Docker Setup & Pattern¶
To make our docker configuration simple, clean and secure we are going to do the following:
- Install docker using the
- Create a folder structure with a category pattern
- Create dedicated users for docker containers
- Create a share dedicated for
- Use the
docker-composefunctionality introduced in DSM 7.2
I'll assume you know how to to do basic configuration in Synology DSM, such as creating shares, installing packages, etc.
M.2 SSD Array¶
I recommend you to install docker on a dedicated M.2 SSD, even if your device does not officially support it. You can do this at a later date and keep the data when moving the package over to the M.2 SSD volume.
Docker on M.2 benefits includes lower latency when accessing applications, less random access on spinning disk array, less wakeups on HDDs if you hibernate.
Container Manager package from the Package Center.
This will automatically create the share
docker on the Volume you selected (or set as default) in Package Center.
docker share will contain docker volumes, which will be used if you define a named volume. Useful when you want to persist data in a centralized location on the host, such as taking backup of all docker volumes.
Normal users will not need access to this share, only services which will make backups from docker volumes.
We need a share for storing
docker-compose stacks, which contains
docker-compose.yml definitions, optional
.env files and possibly bind mounts if we want to keep configuration close to the stack.
docker-composeprefixes the current folder to the docker containers, so we need a bottom level folder with the name of the stack. Else
docker pswill become ugly.
stack share, grant your standard user read/write permissions for the share. Add the share to your local machine, open up the share in an IDE.
I recommend the following folder pattern:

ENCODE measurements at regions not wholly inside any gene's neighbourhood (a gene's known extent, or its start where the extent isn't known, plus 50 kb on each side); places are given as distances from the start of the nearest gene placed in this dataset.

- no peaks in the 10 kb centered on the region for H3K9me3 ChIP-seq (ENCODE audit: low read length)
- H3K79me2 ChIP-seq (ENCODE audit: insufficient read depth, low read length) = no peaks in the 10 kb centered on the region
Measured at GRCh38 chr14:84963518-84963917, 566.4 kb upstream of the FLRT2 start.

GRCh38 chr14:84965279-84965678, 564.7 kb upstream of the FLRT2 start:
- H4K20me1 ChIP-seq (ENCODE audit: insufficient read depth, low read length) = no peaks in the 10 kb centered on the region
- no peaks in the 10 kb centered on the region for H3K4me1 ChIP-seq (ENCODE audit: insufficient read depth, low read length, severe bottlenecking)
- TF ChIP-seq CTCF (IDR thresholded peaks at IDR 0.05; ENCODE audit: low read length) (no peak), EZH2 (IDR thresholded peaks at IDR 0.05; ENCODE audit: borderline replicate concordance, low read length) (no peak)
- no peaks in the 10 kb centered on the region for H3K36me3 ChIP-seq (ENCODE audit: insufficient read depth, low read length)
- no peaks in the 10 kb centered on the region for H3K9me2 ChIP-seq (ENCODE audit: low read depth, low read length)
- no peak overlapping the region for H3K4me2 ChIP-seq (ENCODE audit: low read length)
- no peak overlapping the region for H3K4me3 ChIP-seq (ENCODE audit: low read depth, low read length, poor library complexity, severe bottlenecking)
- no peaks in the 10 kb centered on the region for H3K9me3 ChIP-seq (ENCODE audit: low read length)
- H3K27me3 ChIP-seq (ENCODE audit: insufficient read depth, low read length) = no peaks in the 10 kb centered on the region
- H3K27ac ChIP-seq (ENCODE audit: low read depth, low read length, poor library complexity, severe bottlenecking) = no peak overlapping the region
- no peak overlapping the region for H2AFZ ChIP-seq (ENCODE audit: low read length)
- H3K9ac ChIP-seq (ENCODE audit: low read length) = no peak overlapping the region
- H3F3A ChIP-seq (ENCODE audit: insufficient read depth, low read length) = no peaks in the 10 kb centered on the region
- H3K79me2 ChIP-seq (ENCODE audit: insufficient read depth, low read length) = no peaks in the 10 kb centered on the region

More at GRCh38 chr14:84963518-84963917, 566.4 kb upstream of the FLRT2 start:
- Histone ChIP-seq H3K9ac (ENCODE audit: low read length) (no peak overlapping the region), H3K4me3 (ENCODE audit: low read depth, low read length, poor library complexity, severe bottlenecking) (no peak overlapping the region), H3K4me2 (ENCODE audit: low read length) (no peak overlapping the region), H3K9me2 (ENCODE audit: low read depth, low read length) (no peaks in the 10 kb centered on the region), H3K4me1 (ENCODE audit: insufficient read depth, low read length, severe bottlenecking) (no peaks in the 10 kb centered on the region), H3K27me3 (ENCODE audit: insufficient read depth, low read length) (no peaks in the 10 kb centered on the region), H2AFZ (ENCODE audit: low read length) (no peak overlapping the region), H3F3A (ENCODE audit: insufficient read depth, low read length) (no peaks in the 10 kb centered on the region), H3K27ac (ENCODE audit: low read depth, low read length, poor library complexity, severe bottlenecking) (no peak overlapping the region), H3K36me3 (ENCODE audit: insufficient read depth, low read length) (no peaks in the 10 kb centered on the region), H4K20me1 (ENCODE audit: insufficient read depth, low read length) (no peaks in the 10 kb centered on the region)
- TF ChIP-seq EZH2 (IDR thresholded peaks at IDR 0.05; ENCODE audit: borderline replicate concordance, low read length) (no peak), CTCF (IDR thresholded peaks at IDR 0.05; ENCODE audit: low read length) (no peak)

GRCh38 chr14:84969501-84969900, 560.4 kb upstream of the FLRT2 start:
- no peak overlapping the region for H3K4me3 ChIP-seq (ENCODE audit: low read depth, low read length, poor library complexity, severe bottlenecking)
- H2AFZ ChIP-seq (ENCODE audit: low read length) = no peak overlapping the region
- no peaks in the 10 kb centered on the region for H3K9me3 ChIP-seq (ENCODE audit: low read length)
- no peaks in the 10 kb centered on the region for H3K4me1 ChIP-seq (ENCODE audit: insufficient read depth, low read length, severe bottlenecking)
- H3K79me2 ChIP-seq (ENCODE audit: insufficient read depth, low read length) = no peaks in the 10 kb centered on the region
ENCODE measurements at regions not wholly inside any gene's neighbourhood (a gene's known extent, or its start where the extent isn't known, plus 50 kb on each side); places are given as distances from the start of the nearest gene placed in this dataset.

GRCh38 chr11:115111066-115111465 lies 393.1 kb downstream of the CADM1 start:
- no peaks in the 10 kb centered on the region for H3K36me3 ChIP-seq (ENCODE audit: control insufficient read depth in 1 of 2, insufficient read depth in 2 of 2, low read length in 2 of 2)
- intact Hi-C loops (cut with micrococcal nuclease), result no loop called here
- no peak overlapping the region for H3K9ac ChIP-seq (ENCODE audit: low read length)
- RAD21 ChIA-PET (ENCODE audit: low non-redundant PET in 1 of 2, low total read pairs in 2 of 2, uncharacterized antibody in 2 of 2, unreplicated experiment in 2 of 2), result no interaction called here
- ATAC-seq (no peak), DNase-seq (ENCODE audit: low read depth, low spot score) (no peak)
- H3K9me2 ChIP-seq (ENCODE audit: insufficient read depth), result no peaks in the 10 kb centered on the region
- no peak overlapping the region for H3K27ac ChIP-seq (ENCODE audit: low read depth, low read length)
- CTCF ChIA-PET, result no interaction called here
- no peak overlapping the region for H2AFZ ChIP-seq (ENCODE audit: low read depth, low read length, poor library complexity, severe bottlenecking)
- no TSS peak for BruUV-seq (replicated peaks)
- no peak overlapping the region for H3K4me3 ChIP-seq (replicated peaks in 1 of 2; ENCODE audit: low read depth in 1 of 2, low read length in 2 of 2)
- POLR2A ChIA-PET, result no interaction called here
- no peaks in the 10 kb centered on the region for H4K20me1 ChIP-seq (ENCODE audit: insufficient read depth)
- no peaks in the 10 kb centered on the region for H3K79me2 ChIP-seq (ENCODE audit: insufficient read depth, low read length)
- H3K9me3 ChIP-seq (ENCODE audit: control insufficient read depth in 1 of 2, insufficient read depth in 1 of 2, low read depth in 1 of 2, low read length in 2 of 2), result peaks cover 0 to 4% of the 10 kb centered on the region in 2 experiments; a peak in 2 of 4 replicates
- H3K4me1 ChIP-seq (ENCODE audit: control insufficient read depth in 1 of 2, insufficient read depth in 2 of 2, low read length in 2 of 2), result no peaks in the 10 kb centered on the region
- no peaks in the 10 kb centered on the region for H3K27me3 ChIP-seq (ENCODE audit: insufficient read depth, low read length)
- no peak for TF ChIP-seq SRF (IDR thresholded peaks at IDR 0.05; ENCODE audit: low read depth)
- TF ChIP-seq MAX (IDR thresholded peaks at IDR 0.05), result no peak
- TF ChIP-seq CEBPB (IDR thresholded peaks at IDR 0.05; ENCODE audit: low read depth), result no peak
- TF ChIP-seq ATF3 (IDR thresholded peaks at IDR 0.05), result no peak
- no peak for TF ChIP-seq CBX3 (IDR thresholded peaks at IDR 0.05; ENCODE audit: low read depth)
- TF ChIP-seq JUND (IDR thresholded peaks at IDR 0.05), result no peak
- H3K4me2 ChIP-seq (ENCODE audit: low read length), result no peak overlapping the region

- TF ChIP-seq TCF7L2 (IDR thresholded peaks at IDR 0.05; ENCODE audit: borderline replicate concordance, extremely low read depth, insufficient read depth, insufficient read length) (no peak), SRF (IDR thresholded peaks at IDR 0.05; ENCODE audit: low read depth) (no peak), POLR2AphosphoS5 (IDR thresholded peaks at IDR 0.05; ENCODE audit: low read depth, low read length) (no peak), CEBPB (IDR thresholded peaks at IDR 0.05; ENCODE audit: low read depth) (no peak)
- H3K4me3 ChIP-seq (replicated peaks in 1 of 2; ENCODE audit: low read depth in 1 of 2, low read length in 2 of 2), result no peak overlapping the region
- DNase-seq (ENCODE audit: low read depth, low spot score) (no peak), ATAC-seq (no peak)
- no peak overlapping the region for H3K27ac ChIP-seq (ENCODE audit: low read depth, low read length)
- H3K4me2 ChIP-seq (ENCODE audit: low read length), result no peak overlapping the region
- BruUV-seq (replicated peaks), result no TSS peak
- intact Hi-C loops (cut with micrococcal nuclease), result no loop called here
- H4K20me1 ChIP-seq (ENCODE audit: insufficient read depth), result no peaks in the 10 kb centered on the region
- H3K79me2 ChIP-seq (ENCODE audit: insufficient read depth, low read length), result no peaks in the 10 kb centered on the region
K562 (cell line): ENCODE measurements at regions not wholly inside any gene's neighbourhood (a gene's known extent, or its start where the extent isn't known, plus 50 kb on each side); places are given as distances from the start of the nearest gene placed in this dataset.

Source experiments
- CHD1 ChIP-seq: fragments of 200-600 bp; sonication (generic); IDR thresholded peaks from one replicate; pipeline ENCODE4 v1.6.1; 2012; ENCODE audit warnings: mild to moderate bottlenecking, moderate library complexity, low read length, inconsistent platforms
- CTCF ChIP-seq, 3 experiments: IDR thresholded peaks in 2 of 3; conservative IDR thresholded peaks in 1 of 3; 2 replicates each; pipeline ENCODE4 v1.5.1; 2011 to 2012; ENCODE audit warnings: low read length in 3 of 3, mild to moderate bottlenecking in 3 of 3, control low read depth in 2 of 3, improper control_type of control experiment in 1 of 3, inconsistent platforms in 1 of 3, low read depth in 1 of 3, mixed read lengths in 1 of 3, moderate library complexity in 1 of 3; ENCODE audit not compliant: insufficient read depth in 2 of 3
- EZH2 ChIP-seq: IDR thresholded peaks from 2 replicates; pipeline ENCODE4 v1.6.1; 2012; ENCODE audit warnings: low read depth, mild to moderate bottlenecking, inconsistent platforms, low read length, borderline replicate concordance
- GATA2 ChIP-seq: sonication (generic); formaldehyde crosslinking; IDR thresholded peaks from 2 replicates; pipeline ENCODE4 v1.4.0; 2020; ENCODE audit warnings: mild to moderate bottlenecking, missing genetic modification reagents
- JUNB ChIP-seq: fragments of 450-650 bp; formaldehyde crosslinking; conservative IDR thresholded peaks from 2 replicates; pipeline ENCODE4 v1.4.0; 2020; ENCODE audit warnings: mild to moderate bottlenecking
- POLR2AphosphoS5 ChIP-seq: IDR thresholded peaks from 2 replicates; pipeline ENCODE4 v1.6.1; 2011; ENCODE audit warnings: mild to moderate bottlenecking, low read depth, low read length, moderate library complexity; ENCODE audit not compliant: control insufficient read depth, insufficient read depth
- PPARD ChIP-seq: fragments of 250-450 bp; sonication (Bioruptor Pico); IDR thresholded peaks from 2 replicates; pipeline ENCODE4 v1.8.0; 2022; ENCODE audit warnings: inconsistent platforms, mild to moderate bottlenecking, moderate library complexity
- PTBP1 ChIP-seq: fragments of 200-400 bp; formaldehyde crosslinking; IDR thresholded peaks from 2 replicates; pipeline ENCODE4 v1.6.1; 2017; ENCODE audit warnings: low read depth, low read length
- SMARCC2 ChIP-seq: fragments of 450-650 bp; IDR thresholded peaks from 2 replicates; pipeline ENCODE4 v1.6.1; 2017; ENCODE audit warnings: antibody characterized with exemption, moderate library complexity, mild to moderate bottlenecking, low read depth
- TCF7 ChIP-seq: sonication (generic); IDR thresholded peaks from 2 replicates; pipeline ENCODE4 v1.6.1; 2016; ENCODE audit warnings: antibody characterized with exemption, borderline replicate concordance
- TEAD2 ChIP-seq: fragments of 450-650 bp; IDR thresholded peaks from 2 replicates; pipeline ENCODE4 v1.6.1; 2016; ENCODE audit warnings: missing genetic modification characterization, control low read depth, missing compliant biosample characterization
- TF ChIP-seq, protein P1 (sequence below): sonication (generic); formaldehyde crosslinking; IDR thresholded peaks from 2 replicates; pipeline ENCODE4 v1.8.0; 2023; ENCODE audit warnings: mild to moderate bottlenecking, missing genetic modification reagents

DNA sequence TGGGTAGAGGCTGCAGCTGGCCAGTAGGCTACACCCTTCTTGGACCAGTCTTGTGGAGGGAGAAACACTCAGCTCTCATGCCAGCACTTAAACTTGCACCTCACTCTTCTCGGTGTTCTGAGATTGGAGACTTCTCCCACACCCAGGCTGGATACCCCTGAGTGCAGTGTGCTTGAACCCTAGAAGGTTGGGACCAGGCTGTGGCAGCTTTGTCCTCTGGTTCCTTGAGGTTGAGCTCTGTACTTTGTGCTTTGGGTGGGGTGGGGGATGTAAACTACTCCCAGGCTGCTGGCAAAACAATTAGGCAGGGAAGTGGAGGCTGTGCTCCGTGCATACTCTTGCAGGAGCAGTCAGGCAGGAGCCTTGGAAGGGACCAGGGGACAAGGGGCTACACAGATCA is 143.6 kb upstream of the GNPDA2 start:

1 2 3 4 5 6 7 8 9 10 11 12 13 14 15
This will seperate a set of stacks under a category, which scales well when the number of stacks grow.
Starting a stack¶
Create the following folders on the
1 2 3 4
docker-compose.yml with the following content:
Watchtower is a application for auto-upgrading all docker container images using the Docker API.
1 2 3 4 5 6 7 8 9 10 11 12 13 14 15 16 17
We are now ready to start the
docker-compose.yml stack, and you got two options.
- SSH into the NAS using your admin user
docker-compose up -d
There are two limitations with GUI. You cannot create folders when selecting location and no support for
.envfiles for using variables inside
By default, Docker containers run with root access to the host system. We can make it more secure by defining linux users with standard access that the different containers will use.
Setting user id is ad-hoc between the host and the container.
We can set define which user
id and group
id to use inside the container, say
1000:1000, which will not have access for files on the host as the user
1000 does not exist on the host, nor has the permission for accessing the files.
Setting UID/GID is either done in the docker run command, during docker image build, or as a pre-step script in the entrypoint using environment variables.
So we basically need to:
- Create a standard user in DSM
- Optional: grant access to shares for the standard user to use
- SSH into the nas with admin user
id -u USERNAMEand
id -g USERNAMEto get UID and GID values
- Set the UID and GID on the container configuration